Next Ride – Away Ride
Sovev Tel Gezer
Start Point: Parking Lot at Beit Herzl Kibbutz Hulda
Start Time: 8.00 am
Getting There: On Road 1 going east, turn right onto Road 3 at the Latrun Interchange, continue south on Road 3 then turn right onto Road 411. A short distance past Mishmar David turn right onto a dirt road to the parking lot
Waze Link: https://waze.com/ul/hsv8v1crvb
We last did this ride on 20.06.2020 (ed note: I had to seriously dig in to the archives for this one, so it’s not been done in a while.. have fun.)
Recent Ride Reports
From time to time, fellow riders inquire about the Cyclenix site and its origins and current maintenance.
Some twenty years ago the site was started by South African Moshe Abramovitz and later upgraded by Jack Reardon also from South Africa. Both are former Cyclenix riders and founding members who unfortunately no longer ride. John and David contributed to the legal aspects of the site’s formation.
Over a decade ago after Jack stopped servicing the site, Martin Wolf, a fellow rider, took over and substantially upgraded the site also by improving the ride- photograph storage but regrettably Martin returned to road riding and we had to locate a new site manager. We were fortunate that another recently joined rider Joe Shulman willingly offer his talents to managing the site. At that time Joe was a regular rider and although younger than the now aging mob, fitted the group like a glove. A strong rider and with an infectious smile, he displayed both a great Canadian sense of humour and intelligence. Joe hailed from Canada and had made Aliya as had many of the riders at the time. Cyclenix was both an Absorption Centre and safe haven for Anglos in particular.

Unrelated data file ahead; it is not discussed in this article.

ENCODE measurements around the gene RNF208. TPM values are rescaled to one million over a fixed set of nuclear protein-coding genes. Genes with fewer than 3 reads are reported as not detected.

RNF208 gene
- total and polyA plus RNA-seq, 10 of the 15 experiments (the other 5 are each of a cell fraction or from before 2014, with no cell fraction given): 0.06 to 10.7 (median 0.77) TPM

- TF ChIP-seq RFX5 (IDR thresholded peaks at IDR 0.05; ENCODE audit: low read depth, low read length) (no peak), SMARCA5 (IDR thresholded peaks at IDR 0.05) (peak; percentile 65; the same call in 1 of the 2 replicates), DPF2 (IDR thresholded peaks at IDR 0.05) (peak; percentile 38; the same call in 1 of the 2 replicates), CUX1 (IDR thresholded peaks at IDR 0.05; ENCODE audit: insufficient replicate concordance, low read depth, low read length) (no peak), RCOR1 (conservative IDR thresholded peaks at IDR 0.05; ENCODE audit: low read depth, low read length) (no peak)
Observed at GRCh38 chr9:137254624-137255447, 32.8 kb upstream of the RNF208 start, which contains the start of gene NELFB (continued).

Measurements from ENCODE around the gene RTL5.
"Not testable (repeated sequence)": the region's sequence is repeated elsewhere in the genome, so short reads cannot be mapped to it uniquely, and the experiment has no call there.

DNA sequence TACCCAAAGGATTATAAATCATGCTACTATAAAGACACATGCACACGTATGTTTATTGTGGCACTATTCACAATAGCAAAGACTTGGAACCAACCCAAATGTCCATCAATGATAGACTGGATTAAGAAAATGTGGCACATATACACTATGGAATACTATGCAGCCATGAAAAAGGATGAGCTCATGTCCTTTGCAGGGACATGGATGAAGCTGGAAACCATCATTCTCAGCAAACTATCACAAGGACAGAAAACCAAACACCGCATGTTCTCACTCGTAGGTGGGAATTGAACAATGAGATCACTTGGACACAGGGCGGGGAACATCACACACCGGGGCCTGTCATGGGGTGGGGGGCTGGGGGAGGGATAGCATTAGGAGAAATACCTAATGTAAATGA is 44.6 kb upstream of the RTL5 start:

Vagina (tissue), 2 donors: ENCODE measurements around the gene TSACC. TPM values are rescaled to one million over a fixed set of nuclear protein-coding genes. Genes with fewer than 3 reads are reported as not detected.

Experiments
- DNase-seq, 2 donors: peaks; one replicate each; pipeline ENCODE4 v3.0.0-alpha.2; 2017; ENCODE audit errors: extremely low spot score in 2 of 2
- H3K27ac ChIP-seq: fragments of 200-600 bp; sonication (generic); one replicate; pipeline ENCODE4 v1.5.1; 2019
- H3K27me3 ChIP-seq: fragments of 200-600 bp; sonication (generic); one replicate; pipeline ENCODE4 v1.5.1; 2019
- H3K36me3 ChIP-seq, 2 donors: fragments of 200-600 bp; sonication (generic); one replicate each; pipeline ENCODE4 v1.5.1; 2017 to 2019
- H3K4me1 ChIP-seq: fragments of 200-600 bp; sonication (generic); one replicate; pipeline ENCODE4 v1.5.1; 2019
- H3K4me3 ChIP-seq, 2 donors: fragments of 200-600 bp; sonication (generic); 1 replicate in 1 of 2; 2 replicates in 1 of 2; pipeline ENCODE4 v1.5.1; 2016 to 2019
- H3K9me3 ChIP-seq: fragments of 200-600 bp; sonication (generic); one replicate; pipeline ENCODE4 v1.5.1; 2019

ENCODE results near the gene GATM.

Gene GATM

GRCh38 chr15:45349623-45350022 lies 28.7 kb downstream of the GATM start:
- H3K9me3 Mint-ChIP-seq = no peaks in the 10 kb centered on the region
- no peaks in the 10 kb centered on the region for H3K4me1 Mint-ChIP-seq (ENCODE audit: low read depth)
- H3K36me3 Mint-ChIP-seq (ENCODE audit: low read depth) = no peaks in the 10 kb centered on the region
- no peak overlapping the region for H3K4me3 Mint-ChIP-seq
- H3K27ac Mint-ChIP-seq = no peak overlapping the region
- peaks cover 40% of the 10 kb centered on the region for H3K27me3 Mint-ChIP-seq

It was with sad regret to all of us that one Saturday, Joe announced that he had found a better substitute for riding, namely love, and would be moving to the UK to join his future wife. Joe added that he would happily continue to manage the site as in the age of modern communications, there would not be any change. Remote management was easy and all we had to do was send him content. The rest he would carry out, something that he has done every since. Several years ago, Joe offered to upgrade the site and to our delight modernized that site to a superb level.
We did inform Joe that at any time he is unable to manage the site we would understand but thus far we continue to enjoy his dedicated and professional help in maintain the site.
Several years ago, Joe visited Israel and we think it’s time he did so again.
The site unlike the Whatsapp group, is a public domain and another window to display Israel’s diversity. Joe is to be credited for enabling this window to remain open.
(Editor’s (Joe) note: I’ll be the first to apologize for not sending my bio in, but I not very good at talking about myself, so thank you Ted for the wonderful words, I couldn’t have done better myself, and didn’t really.. so, thanks. Yes I’m currently living in the West Midlands countryside in the UK about 20 minutes south west of Wolverhampton. Lovely farm land in a village, but the one thing I really miss is riding. I learned very quickly upon my arriving that it’s much more dangerous here, so I’ve opted for an exercise cycle these days. And after a knee replacement it’s been great. I do miss the warmth and sea air and hope to get back for a visit, but I couldn’t say when.. hopefully not to far away.)